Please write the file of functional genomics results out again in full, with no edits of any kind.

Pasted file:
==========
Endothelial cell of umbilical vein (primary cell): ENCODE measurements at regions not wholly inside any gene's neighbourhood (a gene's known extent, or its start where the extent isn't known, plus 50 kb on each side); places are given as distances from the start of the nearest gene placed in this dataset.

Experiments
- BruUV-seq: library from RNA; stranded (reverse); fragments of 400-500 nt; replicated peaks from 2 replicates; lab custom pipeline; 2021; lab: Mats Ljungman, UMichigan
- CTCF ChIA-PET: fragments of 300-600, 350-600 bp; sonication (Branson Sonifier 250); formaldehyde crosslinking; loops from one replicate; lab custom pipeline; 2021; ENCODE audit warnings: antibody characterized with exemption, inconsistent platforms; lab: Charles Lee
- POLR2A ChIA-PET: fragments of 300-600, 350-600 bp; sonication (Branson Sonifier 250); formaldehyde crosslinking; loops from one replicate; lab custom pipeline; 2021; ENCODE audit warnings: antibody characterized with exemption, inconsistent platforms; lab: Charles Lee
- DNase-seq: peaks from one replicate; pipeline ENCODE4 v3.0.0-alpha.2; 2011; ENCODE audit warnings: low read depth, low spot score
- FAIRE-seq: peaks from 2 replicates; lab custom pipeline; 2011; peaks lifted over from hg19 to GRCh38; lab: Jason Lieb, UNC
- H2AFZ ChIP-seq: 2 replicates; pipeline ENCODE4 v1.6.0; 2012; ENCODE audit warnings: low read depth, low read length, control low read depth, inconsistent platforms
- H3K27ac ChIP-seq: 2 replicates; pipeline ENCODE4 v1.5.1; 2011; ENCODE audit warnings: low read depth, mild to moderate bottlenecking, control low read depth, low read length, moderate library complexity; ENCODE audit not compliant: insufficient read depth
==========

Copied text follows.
Endothelial cell of umbilical vein (primary cell): ENCODE measurements at regions not wholly inside any gene's neighbourhood (a gene's known extent, or its start where the extent isn't known, plus 50 kb on each side); places are given as distances from the start of the nearest gene placed in this dataset.

Experiments
- BruUV-seq: library from RNA; stranded (reverse); fragments of 400-500 nt; replicated peaks from 2 replicates; lab custom pipeline; 2021; lab: Mats Ljungman, UMichigan
- CTCF ChIA-PET: fragments of 300-600, 350-600 bp; sonication (Branson Sonifier 250); formaldehyde crosslinking; loops from one replicate; lab custom pipeline; 2021; ENCODE audit warnings: antibody characterized with exemption, inconsistent platforms; lab: Charles Lee
- POLR2A ChIA-PET: fragments of 300-600, 350-600 bp; sonication (Branson Sonifier 250); formaldehyde crosslinking; loops from one replicate; lab custom pipeline; 2021; ENCODE audit warnings: antibody characterized with exemption, inconsistent platforms; lab: Charles Lee
- DNase-seq: peaks from one replicate; pipeline ENCODE4 v3.0.0-alpha.2; 2011; ENCODE audit warnings: low read depth, low spot score
- FAIRE-seq: peaks from 2 replicates; lab custom pipeline; 2011; peaks lifted over from hg19 to GRCh38; lab: Jason Lieb, UNC
- H2AFZ ChIP-seq: 2 replicates; pipeline ENCODE4 v1.6.0; 2012; ENCODE audit warnings: low read depth, low read length, control low read depth, inconsistent platforms
- H3K27ac ChIP-seq: 2 replicates; pipeline ENCODE4 v1.5.1; 2011; ENCODE audit warnings: low read depth, mild to moderate bottlenecking, control low read depth, low read length, moderate library complexity; ENCODE audit not compliant: insufficient read depth